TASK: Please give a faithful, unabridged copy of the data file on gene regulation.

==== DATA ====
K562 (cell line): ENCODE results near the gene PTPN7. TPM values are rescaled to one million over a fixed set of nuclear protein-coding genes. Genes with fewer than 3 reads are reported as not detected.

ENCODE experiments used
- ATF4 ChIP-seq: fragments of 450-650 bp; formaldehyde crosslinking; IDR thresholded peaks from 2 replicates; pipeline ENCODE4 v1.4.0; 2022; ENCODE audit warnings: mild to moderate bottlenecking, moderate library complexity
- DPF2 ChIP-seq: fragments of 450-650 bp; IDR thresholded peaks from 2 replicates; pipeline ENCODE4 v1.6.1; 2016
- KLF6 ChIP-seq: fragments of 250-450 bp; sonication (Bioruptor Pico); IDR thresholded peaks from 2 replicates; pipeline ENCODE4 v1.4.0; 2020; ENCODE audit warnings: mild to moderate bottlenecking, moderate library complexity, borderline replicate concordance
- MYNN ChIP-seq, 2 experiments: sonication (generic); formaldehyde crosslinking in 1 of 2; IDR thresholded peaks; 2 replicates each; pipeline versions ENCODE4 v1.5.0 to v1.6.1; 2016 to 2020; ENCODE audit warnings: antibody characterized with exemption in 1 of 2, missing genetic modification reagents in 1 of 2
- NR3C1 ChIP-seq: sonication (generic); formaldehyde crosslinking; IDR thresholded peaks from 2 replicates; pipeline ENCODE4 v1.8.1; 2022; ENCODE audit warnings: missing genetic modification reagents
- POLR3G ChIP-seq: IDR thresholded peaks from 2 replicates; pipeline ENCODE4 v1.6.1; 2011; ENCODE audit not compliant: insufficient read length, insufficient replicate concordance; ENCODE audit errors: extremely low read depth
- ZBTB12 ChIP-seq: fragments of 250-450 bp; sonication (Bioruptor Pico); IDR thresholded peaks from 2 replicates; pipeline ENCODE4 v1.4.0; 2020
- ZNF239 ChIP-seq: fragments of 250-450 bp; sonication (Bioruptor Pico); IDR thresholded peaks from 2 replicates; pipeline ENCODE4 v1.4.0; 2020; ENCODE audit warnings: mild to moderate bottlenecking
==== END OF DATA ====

K562 (cell line): ENCODE results near the gene PTPN7. TPM values are rescaled to one million over a fixed set of nuclear protein-coding genes. Genes with fewer than 3 reads are reported as not detected.

ENCODE experiments used
- ATF4 ChIP-seq: fragments of 450-650 bp; formaldehyde crosslinking; IDR thresholded peaks from 2 replicates; pipeline ENCODE4 v1.4.0; 2022; ENCODE audit warnings: mild to moderate bottlenecking, moderate library complexity
- DPF2 ChIP-seq: fragments of 450-650 bp; IDR thresholded peaks from 2 replicates; pipeline ENCODE4 v1.6.1; 2016
- KLF6 ChIP-seq: fragments of 250-450 bp; sonication (Bioruptor Pico); IDR thresholded peaks from 2 replicates; pipeline ENCODE4 v1.4.0; 2020; ENCODE audit warnings: mild to moderate bottlenecking, moderate library complexity, borderline replicate concordance
- MYNN ChIP-seq, 2 experiments: sonication (generic); formaldehyde crosslinking in 1 of 2; IDR thresholded peaks; 2 replicates each; pipeline versions ENCODE4 v1.5.0 to v1.6.1; 2016 to 2020; ENCODE audit warnings: antibody characterized with exemption in 1 of 2, missing genetic modification reagents in 1 of 2
- NR3C1 ChIP-seq: sonication (generic); formaldehyde crosslinking; IDR thresholded peaks from 2 replicates; pipeline ENCODE4 v1.8.1; 2022; ENCODE audit warnings: missing genetic modification reagents
- POLR3G ChIP-seq: IDR thresholded peaks from 2 replicates; pipeline ENCODE4 v1.6.1; 2011; ENCODE audit not compliant: insufficient read length, insufficient replicate concordance; ENCODE audit errors: extremely low read depth
- ZBTB12 ChIP-seq: fragments of 250-450 bp; sonication (Bioruptor Pico); IDR thresholded peaks from 2 replicates; pipeline ENCODE4 v1.4.0; 2020
- ZNF239 ChIP-seq: fragments of 250-450 bp; sonication (Bioruptor Pico); IDR thresholded peaks from 2 replicates; pipeline ENCODE4 v1.4.0; 2020; ENCODE audit warnings: mild to moderate bottlenecking